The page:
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  • Descartes, Spacetime, and Relational Motion.Edward Slowik - 1999 - Philosophy of Science 66 (1):117-139.
    This paper examines Descartes' problematic relational theory of motion, especially when viewed within the context of his dynamics, the Cartesian natural laws. The work of various commentators on Cartesian motion is also surveyed, with particular emphasis placed upon the recent important texts of Garber and Des Chene. In contrast to the methodology of most previous interpretations, however, this essay employs a modern "spacetime" approach to the problem. By this means, the role of dynamics in Descartes' theory, which has often been (...)
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  • Descartes' Forgotten Hypotheses on Motion.Edward Slowik - 2002 - Journal of Philosophical Research 27:433-448.
    This essay explores two of the more neglected hypotheses that comprise, or supplement, Descartes’ relationalist doctrine of bodily motion. These criteria are of great importance, for they would appear to challenge Descartes’ principal judgment that motion is a purely reciprocal change of a body’s contiguous neighborhood. After critiquing the work of the few commentators who have previously examined these forgotten hypotheses, mainly, D. Garber and M. Gueroult, the overall strengths and weaknesses of Descartes’ supplementary criteria will be assessed. Overall, despite (...)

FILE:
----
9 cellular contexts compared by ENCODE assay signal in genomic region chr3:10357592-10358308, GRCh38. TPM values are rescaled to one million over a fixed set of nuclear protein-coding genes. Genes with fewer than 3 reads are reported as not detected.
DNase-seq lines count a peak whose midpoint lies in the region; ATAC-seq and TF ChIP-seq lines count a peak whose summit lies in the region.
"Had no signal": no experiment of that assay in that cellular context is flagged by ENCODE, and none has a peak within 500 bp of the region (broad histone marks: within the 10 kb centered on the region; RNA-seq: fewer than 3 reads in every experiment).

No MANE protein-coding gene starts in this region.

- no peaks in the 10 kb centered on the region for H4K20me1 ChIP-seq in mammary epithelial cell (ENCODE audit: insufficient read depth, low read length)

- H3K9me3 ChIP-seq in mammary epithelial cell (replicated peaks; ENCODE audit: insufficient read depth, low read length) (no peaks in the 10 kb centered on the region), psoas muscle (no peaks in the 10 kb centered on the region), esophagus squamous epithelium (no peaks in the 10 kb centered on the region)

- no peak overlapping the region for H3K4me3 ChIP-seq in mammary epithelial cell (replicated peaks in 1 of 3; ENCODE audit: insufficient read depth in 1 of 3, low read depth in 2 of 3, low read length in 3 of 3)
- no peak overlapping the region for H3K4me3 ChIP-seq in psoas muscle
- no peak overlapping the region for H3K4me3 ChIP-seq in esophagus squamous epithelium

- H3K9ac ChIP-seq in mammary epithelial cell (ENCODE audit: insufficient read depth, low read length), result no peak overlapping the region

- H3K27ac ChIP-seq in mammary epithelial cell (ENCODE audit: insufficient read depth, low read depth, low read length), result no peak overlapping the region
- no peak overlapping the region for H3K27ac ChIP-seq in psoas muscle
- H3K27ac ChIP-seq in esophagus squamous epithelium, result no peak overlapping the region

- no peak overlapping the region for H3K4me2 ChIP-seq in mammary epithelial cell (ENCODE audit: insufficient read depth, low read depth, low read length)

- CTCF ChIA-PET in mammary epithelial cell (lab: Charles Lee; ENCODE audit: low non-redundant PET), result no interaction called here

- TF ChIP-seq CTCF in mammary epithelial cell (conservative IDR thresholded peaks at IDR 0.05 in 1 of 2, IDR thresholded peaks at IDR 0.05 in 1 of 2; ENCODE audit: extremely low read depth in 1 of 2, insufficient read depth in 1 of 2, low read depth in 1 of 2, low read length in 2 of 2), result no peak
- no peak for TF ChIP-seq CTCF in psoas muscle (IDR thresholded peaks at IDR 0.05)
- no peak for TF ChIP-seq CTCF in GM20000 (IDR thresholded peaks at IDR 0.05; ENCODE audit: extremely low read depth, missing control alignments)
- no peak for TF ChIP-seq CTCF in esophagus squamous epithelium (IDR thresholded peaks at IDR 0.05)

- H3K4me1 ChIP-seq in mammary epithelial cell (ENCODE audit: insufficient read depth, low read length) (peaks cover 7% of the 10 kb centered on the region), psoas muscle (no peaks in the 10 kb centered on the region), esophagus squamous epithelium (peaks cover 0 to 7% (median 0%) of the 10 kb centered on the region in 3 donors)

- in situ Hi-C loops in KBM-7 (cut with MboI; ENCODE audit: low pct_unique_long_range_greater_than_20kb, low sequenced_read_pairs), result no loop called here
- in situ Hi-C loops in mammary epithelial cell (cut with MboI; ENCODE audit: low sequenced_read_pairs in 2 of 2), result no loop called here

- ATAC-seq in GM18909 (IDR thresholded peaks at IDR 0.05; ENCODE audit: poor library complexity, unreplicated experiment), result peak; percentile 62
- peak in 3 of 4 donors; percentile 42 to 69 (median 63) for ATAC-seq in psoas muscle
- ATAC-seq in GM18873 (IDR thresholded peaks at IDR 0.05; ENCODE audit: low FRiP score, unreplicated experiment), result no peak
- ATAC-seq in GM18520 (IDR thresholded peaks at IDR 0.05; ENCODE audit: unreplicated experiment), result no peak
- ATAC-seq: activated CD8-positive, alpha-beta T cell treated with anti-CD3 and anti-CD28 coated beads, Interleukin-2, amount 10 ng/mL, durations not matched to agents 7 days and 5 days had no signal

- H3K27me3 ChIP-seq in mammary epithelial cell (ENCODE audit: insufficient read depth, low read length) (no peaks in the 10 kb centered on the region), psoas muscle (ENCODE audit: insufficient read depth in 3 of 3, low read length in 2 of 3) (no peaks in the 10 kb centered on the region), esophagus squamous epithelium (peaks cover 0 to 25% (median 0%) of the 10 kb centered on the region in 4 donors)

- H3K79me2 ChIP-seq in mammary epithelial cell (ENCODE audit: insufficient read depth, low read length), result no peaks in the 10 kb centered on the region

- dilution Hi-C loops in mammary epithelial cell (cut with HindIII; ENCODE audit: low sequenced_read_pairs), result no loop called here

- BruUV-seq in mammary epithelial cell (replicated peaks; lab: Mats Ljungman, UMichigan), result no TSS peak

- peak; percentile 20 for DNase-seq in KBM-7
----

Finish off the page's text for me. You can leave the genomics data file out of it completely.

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  • Descartes’s Independence Conception of Substance and His Separability Argument for Substance Dualism.Robert K. Garcia - 2014 - Journal of Philosophical Research 39:165-190.
    I critically examine the view that Descartes’s independence conception (IC) of substance plays a crucial role in his “separability argument” for substance dualism. I argue that IC is a poisoned chalice. I do so by considering how an IC-based separability argument fares on two different ways of thinking about principal attributes. On the one hand, if we take principal attributes to be universals, then a separability argument that deploys IC establishes a version of dualism that is unacceptably strong. On the (...)